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Biomimicry

Ormia ochracea has excellent hearing, and is hated by crickets everywhere  (Photo: Jpaur)

When it comes to animals with good hearing, flies might not be the first one you'd think of. The Ormia ochracea fly, however, has a unique hearing mechanism that allows it to precisely determine the location of a cricket based on its chirps ... it then deposits its larvae on the cricket, which ultimately consume the poor insect. Scientists at the University of Texas Austin have now duplicated that mechanism, with hopes that it could find use in applications such as next-generation hearing aids.  Read More

Functional human platelets (the orange starfish-like things in the picture) could one day ...

Scientists have already successfully coaxed stem cells into becoming red blood cells, which could be used to create "man-made" blood for transfusion. Red blood cells, however, aren't the only component of human blood. Now, researchers at Harvard-affiliated Brigham and Women’s Hospital have also created functional human platelets, using a bioreactor that simulates the medium in which blood cells are naturally produced – bone marrow.  Read More

A barnacle-encrusted camera found by Gizmag writer Ben Coxworth

If you place pretty much any type of solid material in the ocean, barnacles will firmly attach themselves to it. If you were to try applying a glue to any of those materials while they were underwater, however, it likely wouldn't stick. So, what do barnacles know that we don't? Scientists have recently discovered the answer, and it could lead to advances in human technologies.  Read More

The DOL-Fin is a hydrofoil for your feet

Besides being able to fly like a bird, many people fantasize about having the ability to swim like a dolphin. Divers already have the option of replacing their two regular swim fins with one fluke-like flexible rubber monofin, although aerospace engineer Ron Smith claims that his invention is much more effective. Known as the DOL-Fin, it incorporates a wide rigid hydrofoil-type fin.  Read More

The teeth inside squids' sucker rings help the creatures hang onto prey, and they could he...

There seems to be no end to the proposed human technologies based on attributes of the squid. The animals' beaks have inspired a material that could be used for medical implants, their muscles may lead us to color-changing clothing, the chitosan in their "pens" has been used to create a proton-conducting transistor, and their movements served as the inspiration for a soft-bodied robot. Now, it turns out that the teeth inside the suckers on their tentacles might be the basis for materials that could be used in fields such as reconstructive surgery.  Read More

In this lab setup, the glider is able to locate and perch in front of a power line

Unmanned aerial vehicles (UAVs) are currently being considered for many applications, although one factor that a lot of people tend to gloss over is the aircrafts' limited battery range – being able to stay airborne for only 10 to 30 minutes at a time definitely limits their usefulness. Researchers at MIT, however, are developing a possible solution. They're working on a fixed-wing UAV that can perch on power lines and use their emitted magnetic fields to recharge its battery, before continuing on its way.  Read More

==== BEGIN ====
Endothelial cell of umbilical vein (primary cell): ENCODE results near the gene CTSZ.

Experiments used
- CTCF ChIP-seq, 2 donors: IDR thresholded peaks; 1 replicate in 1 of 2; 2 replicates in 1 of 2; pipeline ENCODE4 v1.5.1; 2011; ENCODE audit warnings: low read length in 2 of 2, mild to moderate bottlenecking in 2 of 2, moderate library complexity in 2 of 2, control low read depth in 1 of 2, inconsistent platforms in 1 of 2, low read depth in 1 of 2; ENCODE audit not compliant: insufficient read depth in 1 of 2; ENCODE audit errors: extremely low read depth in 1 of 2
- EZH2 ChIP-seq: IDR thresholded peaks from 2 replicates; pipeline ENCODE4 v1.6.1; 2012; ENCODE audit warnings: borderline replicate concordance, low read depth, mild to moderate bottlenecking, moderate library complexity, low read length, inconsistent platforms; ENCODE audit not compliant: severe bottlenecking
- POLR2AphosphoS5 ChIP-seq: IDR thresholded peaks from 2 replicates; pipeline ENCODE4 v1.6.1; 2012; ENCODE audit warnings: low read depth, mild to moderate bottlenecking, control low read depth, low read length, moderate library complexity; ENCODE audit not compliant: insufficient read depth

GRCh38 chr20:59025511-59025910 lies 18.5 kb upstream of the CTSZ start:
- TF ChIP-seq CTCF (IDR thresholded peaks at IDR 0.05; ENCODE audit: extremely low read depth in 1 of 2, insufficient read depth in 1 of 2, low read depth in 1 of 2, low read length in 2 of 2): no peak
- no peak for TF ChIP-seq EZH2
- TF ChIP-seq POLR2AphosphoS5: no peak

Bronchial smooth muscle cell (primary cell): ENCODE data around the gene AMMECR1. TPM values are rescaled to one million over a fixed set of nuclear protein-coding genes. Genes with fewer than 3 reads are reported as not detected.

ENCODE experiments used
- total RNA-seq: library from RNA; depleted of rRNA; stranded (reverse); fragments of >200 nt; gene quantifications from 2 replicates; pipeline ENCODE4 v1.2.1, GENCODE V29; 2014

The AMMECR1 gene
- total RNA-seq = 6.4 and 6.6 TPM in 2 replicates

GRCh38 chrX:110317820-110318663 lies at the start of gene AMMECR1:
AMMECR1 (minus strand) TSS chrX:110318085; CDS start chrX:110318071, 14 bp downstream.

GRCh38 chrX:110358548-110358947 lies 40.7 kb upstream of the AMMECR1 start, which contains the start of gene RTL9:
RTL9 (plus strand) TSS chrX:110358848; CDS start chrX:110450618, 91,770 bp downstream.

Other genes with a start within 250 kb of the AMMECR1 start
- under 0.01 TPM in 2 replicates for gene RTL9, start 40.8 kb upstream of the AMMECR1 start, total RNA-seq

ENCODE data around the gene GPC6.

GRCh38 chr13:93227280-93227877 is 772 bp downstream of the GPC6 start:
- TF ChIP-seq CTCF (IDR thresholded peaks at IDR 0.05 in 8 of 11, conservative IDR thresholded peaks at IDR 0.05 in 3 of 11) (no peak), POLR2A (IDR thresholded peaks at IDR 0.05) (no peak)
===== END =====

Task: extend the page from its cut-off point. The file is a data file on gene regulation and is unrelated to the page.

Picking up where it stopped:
A climber uses the Z-Man paddles to climb up a glass surface

Geckos are likely better climbers than any other animal, so it's no surprise that a number of researchers have tried to copy that ability via man-made technology. One group, from Stanford University, was particularly successful with a small climbing robot known as the Stickybot. Four years ago, we heard about how they were also looking into applying the Stickybot tech to a system that would allow humans to climb up vertical surfaces. Now, DARPA has announced the first successful demonstration of that system, known as Z-Man.  Read More

A MagnetoSperm in action

When it comes to moving simply but effectively through a liquid medium, few things are as good as sperm. This fact isn't lost on scientists, who have built tiny sperm-like robots (or even used "hijacked" sperm) in efforts to create new methods of targeted drug delivery, among other potential applications. The latest such endeavor has resulted in a batch of microrobots known as MagnetoSperm.  Read More

The adhesive fibers in one of the man-made attachment discs, holding down a nylon thread

In recent years we've seen a number of attempts at artificially replicating the strong-yet-light characteristics of spider silk. It turns out that the silk itself isn't the only thing that's inspiring scientists, however. Researchers from the University of Akron have recently created their own version of the "attachment discs" that spiders use to secure their silk fibers to surfaces, when building webs. These man-made discs could conceivably prove superior to conventional glues as a form of adhesive.  Read More

The defense mechanism of the bombardier beetle has inspired a film that could be used to d...

Taking inspiration from the defense mechanism of the bombardier beetle, researchers at ETH Zurich have developed a film that, when damaged, instantly releases a hot foam to discourage malicious actions. The technology could be used as a simple, yet elegant and reliable way of discouraging theft and vandalism on ATM machines.  Read More

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